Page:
In the last decade, we have seen a lot of striking and political dissention around the country; from the university students and their professors striking to political entities breaking away, the Bokamoso Hospital saga and, presently, the worker strikes at our prized Diamond Trading Company Botswana.
These are all entities that operate at a local and international level and must uphold a stellar image in the eyes of the world. How then do they repair the damage created by negative publicity caused by internal dissention that result in strikes and rumours that surround the incidences because, as the adage goes, “where there is smoke, there is fire”.
What are the best ways to quell bad press, especially since we live in times where the dissemination of information, particularly bad press, travels faster than the speed of light through the Internet, cell phones and other mediums?
This is when corporate communications and PR personnel join forces to quell bad press. This is the time when a representative, who is either a Corporate Communications or PR personnel or combination, emerges as the guard dog for the company.
We have seen this particularly with the DTCB corporate communications manager, speaking on behalf of his company in newspapers and on television and with other entities, either giving interviews on radio or sending out press releases and public announcements as with Bokamoso Hospital.
Generally speaking, when we talk about PR, we talk about the company’s image and the publicity that impacts the perception the market holds about its image and how the company communicates within its internal structure and with its potential business partners and clients.
Corporate Communications, just like PR, is also concerned with the business-to-business (B2B) relationship and the employee-corporation relationship. As much as it is concerned with its internal audience and non-media aspects, it is as indebted to its external stakeholders such as, investors, and customers and must ensure that nothing disrupts this relationship.
In light of the happening lately in the country, ‘what to do’?
Some organizations hire PR, marketing or communications personnel who are able to play a variety of roles, which require different levels of knowledge and must be versatile and flexible in the implementation of the PR and communication tactics to fend off the bad press.
Note that in a crisis, both the internal and external audience must be addressed. That is, the employees as well as the investors and stakeholders must be kept abreast with the happenings daily.
As a rule, the PR/Communications agent in the face of a crisis must have a strategic plan with objectives and the expected outcomes. This allows for a controlled approach to dealing with the crisis in the face of the media, staff and the public. The plan should be used to:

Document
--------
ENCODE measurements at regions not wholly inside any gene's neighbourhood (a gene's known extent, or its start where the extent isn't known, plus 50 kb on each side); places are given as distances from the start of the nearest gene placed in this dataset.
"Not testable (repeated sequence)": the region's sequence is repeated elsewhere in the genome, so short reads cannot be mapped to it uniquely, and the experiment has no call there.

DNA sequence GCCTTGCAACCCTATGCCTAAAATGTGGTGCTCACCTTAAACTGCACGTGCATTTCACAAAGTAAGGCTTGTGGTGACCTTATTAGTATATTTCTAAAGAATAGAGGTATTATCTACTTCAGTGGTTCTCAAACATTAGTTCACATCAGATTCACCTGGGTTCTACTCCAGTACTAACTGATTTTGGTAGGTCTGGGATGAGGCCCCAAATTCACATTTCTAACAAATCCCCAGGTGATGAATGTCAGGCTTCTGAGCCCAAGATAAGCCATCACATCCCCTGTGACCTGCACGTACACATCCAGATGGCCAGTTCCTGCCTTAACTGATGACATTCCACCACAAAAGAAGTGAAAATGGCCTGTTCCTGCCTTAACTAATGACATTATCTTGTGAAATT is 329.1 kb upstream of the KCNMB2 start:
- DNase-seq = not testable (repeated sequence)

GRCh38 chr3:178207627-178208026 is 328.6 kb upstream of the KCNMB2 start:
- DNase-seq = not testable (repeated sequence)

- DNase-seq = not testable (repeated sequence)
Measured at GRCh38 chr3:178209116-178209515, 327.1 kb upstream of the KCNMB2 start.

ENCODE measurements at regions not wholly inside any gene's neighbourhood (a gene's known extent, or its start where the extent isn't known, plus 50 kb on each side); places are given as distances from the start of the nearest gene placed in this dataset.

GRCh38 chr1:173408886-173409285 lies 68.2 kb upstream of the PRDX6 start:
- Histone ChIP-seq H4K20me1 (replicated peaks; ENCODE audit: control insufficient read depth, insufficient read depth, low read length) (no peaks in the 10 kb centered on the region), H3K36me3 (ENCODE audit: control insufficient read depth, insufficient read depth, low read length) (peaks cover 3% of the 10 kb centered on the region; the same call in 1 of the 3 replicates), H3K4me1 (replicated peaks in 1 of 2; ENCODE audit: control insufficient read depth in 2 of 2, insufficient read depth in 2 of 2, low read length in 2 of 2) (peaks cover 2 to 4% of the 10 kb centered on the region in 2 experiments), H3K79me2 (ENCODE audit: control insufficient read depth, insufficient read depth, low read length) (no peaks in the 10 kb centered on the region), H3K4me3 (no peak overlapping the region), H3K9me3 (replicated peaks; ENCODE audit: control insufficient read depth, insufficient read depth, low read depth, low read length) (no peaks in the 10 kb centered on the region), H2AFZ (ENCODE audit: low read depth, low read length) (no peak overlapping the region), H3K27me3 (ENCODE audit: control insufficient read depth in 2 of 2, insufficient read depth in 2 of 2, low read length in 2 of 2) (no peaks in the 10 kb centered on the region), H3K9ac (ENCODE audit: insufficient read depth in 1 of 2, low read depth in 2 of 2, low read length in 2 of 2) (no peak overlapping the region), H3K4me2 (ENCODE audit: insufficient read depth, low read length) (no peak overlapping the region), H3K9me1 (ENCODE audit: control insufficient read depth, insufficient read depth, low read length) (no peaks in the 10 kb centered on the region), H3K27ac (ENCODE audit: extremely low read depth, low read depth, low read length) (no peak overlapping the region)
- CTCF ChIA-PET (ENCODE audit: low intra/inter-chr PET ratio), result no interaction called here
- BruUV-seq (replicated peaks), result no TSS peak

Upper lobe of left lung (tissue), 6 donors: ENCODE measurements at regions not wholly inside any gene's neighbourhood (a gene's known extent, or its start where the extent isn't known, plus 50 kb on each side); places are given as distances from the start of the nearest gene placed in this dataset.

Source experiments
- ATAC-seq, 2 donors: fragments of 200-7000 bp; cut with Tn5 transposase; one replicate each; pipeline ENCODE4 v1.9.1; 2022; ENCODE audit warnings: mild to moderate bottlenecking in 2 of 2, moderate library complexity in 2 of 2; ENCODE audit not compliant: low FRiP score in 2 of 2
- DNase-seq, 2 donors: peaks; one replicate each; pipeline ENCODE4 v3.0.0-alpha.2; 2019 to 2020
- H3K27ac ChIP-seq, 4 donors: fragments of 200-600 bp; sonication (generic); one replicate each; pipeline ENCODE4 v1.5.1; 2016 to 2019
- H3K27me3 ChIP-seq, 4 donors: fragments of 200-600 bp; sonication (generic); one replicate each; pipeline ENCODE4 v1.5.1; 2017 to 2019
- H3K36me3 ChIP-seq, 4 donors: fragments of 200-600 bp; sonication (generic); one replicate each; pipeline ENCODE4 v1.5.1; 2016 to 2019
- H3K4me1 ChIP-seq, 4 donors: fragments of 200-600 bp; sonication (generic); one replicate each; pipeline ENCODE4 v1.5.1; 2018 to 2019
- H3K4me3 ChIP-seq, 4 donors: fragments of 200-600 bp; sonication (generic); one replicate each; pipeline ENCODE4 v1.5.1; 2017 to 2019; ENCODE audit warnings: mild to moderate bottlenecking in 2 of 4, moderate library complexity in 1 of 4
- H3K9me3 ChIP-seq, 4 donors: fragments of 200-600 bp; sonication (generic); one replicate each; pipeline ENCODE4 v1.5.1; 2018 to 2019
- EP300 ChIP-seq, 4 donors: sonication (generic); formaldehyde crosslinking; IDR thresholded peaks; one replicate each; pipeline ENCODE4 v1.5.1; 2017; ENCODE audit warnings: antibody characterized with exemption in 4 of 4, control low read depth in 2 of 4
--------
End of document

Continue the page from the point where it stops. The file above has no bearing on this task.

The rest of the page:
ÔÇó Communication to staff and the media must be done quickly and effectively through various channels such as, phone, e-mail, briefing meetings, notice boards, over coffee or lunch, media articles, press releases, news alerts, editorials and newsletters, to name a few, to inform the press, staff and the public on any new developments, activities and plans
ÔÇó Track and monitor all media, it is important the agent is abreast with what the media is saying about the organization both good and bad. This is also a good gauging point of how the company is perceived through the eyes of the media vis-├á-vis what it should be.
ÔÇó Information meant for the press must be written in a form that prevents information distortion and they must ensure that all information is supported by fact.
ÔÇó All information disseminated must be current and relevant. No stale news.
ÔÇó Ensure that all information given covers the five (5) ‘W’s. Who, Why, What, Where and When (and How where applicable)
ÔÇó Ensure that all printed information supplied is proofread for typographical errors, grammar etc, before it is sent out.
ÔÇó Analyze articles after submissions to evaluate how the information has been used or how they can improve on the submissions. This will give a better understanding of each media’s approach and style to the information supplied.
ÔÇó Respond to enquiries from the media in a timely fashion. If you delay, they become suspicious and rumours begin to fly.
The foundation of a good public relations and communications plan is to develop strong ties with key media houses via news editors and authoritative journalists and photographers who will distribute all communication from the organisation. This co-dependency works in both parties’ favour, where the organization needs a channel to disseminate information and the media requires content for its audience.
Thus, when there is a crisis, there will be the tendency for the media to respond in an objective manner that doesn’t aim to hurt the company’s image and reputation.
At the end of the day, the desired outcome of having a PR and Communication plan is to build the company’s product and service credibility, manage and enhance the company’s reputation and investor confidence, manage crisis, build intellectual reputation and awareness, communicate company messages and values, make and find opportunities to interact effectively with the target market and facilitate strategic and effective networking in the face of adversity or not.